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Lawyer representing Salmonella Victims Questions Peanut Corp. of America Officials

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Lynchburg, VA: "I've seen a lot of egregious behavior by corporations as a way to profit but I have never seen anything like this," says attorney Ron Simon. Last week, Simon, who represents more than 50 families in the national peanut butter salmonella outbreak questioned Peanut Corp. of America (PCA) President Stewart Parnell and his daughter, Grey Adams. "Parnell has exhibited complete disdain for his customers and the law," Simon adds.

Peanut ButterSimon was the only trial lawyer present at the 341 bankruptcy hearing to ask the PCA officials about their debts and assets and more...

A 341 bankruptcy hearing is a chance for the trustee to get clarification of the debtor's debts and credits; it is also an opportunity for any creditor to also ask questions about any assets and liabilities. "I asked Parnell and his daughter, who was also the PCA accountant, about the insurance policies that are available to pay my clients for personal injury and death," says Simon. "Grey Adams confirmed they have a $24 million policy insured by the Hartford Insurance company."

Not only did Simon confirm the insurance policy; Grey also said that PCA had spent $60,000 in August 2008 to repair a leaky roof in the plant. "That is significant because the only way that you can get salmonella is to consume food that has bird or animal feces in it," explains Simon, "and the primary vehicle for getting feces into the peanut butter is for water to mix with feces and drip into peanut butter."

Apparently, the roof was so bad it was causing leaks throughout the plant. Incredibly, that is exactly what happened two years ago with the ConAgra peanut butter outbreak.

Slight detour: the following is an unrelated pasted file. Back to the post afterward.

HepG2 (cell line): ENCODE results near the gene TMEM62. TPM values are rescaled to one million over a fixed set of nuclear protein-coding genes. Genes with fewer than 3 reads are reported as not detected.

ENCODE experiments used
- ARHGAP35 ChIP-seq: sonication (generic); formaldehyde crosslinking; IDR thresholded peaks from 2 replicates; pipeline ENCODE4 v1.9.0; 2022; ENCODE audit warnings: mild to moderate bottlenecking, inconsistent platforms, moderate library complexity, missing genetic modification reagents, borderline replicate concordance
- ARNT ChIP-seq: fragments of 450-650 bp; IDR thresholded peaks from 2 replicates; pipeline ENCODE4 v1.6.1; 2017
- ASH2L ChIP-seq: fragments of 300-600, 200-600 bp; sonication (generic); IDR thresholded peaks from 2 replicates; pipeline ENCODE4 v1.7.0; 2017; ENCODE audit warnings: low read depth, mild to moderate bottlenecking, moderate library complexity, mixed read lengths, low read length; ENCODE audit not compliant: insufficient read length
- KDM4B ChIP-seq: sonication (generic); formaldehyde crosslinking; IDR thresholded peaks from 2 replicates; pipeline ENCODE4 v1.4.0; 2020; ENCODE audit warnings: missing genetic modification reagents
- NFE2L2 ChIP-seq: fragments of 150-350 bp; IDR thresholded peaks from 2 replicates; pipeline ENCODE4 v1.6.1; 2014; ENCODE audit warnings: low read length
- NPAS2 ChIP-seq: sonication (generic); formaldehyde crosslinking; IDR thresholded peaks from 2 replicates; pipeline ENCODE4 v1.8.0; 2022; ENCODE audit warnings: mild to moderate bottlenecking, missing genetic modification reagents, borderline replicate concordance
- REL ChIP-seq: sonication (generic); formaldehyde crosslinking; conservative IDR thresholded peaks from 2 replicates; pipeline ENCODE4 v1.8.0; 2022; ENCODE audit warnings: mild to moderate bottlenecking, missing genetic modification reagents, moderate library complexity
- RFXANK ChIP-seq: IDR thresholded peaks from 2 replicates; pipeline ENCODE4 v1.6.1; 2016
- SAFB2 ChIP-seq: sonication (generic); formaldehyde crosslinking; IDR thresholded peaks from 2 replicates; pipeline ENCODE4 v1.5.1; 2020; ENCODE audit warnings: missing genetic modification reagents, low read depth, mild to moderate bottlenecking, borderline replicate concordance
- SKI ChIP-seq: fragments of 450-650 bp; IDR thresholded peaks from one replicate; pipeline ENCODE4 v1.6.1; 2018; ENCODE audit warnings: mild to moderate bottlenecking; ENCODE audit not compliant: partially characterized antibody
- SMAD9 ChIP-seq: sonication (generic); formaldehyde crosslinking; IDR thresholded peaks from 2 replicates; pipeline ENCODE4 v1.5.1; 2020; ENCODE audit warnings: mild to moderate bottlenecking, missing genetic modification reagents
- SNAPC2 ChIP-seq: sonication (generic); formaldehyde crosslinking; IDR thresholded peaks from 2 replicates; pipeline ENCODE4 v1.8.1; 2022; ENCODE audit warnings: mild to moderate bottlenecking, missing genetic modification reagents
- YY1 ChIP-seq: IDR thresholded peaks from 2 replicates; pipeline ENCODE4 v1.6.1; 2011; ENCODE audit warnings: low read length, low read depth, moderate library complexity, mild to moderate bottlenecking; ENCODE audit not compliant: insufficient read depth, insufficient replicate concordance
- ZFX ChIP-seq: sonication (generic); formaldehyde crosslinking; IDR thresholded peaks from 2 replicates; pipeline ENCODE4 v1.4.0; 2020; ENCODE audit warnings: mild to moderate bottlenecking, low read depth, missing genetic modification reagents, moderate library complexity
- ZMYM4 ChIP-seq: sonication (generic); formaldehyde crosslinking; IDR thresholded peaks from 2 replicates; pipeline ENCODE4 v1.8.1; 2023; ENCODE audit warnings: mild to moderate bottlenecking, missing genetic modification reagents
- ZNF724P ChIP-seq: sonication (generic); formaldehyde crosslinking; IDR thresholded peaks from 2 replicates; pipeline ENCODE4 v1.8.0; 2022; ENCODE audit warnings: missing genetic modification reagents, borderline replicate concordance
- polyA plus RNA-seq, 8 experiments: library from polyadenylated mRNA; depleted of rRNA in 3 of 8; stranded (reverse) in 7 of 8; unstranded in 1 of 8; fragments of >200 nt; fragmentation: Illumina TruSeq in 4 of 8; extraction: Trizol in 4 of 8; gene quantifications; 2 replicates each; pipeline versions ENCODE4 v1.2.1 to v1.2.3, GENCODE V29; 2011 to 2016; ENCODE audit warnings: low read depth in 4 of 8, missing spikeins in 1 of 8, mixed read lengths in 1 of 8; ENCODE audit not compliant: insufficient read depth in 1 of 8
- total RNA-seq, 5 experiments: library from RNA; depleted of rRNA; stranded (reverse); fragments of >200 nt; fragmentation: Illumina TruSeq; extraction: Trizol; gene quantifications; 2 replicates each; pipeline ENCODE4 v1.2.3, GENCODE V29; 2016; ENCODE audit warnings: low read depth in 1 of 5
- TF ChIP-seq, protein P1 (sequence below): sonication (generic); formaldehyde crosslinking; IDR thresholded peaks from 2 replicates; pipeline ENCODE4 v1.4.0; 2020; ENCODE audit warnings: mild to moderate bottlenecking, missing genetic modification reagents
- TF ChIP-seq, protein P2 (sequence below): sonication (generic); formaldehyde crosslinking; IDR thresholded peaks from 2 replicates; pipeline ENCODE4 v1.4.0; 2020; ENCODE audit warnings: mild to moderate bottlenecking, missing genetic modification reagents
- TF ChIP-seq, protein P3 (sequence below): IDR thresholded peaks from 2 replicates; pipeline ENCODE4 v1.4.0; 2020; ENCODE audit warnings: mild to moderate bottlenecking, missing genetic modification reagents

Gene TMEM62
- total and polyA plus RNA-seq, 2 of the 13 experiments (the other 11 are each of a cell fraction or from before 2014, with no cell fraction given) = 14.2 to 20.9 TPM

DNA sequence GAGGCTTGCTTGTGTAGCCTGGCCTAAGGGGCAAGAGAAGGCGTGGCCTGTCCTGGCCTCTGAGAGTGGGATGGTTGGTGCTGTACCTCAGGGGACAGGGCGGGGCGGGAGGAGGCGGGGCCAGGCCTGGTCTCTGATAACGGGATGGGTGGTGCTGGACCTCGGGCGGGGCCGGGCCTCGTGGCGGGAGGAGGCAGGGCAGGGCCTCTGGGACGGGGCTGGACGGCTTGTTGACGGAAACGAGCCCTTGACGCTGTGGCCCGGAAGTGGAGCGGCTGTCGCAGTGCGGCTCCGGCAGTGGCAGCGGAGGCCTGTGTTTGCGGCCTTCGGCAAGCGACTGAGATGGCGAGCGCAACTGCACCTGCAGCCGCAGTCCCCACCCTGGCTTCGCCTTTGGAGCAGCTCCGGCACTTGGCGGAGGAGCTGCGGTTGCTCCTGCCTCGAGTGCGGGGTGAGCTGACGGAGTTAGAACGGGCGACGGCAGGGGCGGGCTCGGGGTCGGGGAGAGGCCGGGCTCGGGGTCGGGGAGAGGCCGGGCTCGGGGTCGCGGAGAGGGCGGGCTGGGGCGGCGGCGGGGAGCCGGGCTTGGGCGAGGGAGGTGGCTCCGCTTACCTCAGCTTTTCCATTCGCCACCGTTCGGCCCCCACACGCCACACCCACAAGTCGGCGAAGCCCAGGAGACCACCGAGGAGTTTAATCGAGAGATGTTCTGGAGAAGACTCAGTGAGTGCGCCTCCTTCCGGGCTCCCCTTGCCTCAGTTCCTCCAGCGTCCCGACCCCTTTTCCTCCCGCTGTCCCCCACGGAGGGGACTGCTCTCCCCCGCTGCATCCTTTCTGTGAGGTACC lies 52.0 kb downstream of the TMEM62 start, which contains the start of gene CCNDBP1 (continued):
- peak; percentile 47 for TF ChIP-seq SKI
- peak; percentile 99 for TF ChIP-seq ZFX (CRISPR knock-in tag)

"Two years ago every peanut butter company in the world knew they had better not have a leaky roof," says Simon.

Why did PCA allow its facilities to become so rundown and jeopardize consumer safety?
Simon says it profited PCA to be that way. "Instead of putting money into safety measures such as a better roof and better sanitation measures and routine monitoring of the peanut roaster, PCA purchased a corporate jet and flew its people to places as far away as Morocco," says Simon. "This is a peanut company in Georgia!"

The PCA officials also confirmed that they spent over $250,000 on criminal defense lawyers and PR firms after the recall but they have not spent one penny to compensate the victims of the outbreak.

"When I questioned Parnell about what was going on in that plant in 2007 and 2008, for the first time ever in a legal setting, he pled the 5th amendment in order not to incriminate himself upon the advice of his criminal lawyers," says Simon.

The Leaky Roof Cover Up

By September 1st people started getting sick from salmonella. Simon says the roof was already leaking bird feces before it was repaired, so the contaminated product is already out the door—like closing the barn door after the horse has bolted. But wait, it gets worse…

"The more heinous thing they did was knowingly ship 12 batches of peanuts that had tested positive for salmonella," says Simon. "The contaminated product was shipped to nursing homes, school cafeterias and grocery stores and wholesale outlets."

According to the FDA (who later investigated the plant and found documents), PCA hired
two independent labs to test the peanuts—they tested positive for salmonella. But after the outbreak, Stewart Parnell sent an email to his employees stating that PCA peanuts had never tested positive for salmonella (the agency also found Parnell's emails).

"This guy has a rat hole of a plant with a roof leaking like a sieve and instead of putting profits back into the plant, he buys a corporate jet," says Simon, fuming. "When he gets caught, he lies to his employees about the peanuts testing positive."

The law firm Simon & Luke is currently fighting with the Hartford insurance company to collect the benefits of those policies for their clients. Simon says the creditors do not have access to the insurance policy's proceeds. Simon also represents two families who have lost a loved one.

"We will not rest until every one of our clients is fully compensated," Simon says. "I can tell you that justice is coming—after all, I'm a Texas trial lawyer."

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